Now more than ever, Agile is a buzzword in many places, but it doesn’t apply to just anything. The Agile Manifesto defines the mindset that is needed to actually be Agile.
Starting in the late 1980s, groups of software developers were creating methodologies and frameworks for development that they found more effective than traditional methods. By 2001, frameworks like Scrum and Extreme Programming were gaining wider acceptance. Seventeen of these people met in February of that year to discuss their creations and what was similar about them. The result was the Agile Manifesto, an umbrella of ideas that encompasses the core of their different frameworks. The Agile Manifesto and its Twelve Principles define a powerful set of ideas that enhance and support human creativity.
There is no single “Agile Methodology,” since the statements of values and principles are not specific enough to act on directly. However, any given framework or methodology can be defined as Agile if it supports the Agile Manifesto values and principles. Thus, there are several frameworks and practices that are designed to be Agile. Scrum, Extreme Programming (XP) and Test Driven Development are a few that fall under the Agile umbrella. The power of Agile comes from recognizing human strengths and focusing them on creating value for the customer.
How do Agile frameworks and practices create such enhanced value? Let’s look at a few connected points that have to do with working with your customers:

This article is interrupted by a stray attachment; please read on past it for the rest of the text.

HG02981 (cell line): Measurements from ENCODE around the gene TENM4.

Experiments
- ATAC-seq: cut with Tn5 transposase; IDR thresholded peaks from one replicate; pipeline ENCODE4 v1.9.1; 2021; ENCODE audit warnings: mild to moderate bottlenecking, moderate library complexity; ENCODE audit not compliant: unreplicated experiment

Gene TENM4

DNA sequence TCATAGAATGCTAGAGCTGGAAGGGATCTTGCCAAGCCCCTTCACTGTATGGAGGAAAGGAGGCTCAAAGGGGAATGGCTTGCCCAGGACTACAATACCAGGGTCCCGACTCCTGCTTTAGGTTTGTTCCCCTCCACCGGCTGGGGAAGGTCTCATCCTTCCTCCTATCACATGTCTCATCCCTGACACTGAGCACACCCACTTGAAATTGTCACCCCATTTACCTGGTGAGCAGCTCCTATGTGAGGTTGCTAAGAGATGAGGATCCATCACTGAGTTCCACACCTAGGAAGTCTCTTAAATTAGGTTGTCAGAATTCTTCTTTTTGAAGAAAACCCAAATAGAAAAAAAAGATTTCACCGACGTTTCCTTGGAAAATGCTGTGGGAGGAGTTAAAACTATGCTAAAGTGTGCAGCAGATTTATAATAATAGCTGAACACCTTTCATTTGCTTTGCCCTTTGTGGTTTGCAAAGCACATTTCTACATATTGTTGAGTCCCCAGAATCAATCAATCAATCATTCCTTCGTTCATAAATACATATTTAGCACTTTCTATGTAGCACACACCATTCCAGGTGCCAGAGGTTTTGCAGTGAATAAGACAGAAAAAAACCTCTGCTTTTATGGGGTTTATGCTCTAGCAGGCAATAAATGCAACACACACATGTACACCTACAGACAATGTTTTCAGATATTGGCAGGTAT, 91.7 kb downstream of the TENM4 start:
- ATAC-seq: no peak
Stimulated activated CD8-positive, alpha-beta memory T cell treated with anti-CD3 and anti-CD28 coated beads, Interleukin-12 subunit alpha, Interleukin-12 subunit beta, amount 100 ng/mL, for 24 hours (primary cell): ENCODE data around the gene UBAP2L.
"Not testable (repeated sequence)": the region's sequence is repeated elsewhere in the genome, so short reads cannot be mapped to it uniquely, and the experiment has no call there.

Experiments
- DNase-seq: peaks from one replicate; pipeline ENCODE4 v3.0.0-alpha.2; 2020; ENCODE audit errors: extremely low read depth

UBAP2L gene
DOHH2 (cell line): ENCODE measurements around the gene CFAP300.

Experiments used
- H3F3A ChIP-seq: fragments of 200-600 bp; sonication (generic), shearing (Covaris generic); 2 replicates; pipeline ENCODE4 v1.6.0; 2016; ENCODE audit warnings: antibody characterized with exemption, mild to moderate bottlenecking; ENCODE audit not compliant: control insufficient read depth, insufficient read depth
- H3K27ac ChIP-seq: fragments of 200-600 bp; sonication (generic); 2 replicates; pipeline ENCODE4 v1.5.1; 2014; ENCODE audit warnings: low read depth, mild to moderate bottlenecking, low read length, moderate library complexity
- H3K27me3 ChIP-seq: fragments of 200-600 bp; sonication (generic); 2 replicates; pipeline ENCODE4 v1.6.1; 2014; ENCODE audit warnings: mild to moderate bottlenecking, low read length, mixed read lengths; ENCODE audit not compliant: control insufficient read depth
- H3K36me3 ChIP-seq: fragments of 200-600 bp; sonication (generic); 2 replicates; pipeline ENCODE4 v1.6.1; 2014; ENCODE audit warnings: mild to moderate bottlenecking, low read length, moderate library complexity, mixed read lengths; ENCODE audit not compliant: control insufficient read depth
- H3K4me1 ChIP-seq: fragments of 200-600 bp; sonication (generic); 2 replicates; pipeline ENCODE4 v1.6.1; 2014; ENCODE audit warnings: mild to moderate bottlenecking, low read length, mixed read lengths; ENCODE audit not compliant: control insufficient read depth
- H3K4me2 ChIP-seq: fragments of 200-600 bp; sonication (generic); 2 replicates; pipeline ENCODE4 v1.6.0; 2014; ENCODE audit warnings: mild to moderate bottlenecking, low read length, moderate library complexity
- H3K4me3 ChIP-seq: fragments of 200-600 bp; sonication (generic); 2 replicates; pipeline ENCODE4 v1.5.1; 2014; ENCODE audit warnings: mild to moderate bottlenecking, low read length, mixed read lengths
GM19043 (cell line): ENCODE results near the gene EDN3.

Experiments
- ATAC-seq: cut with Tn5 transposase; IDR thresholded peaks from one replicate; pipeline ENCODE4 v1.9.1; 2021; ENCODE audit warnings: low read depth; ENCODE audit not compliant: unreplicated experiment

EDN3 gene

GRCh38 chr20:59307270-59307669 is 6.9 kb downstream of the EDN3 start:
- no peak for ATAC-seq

- “We value…[c]ustomer collaboration over contract negotiation” (The third value statement)
- “Our highest priority is to satisfy the customer through early and continuous delivery of valuable software.” (The first principle)
- “Business people and developers must work together daily throughout the project.” (The fourth principle)
How would your company and employees work differently if they followed these ideas? How much better would your relationship with the customer be? How much more likely would it be that customers love the completed project?
When you read these and other ideas of the Agile Manifesto, you may wonder how putting them into action can work in your company, department or team. Agile Coaching helps your organization figure out your way of executing Agile practices to make the benefits a reality for you and your customers.
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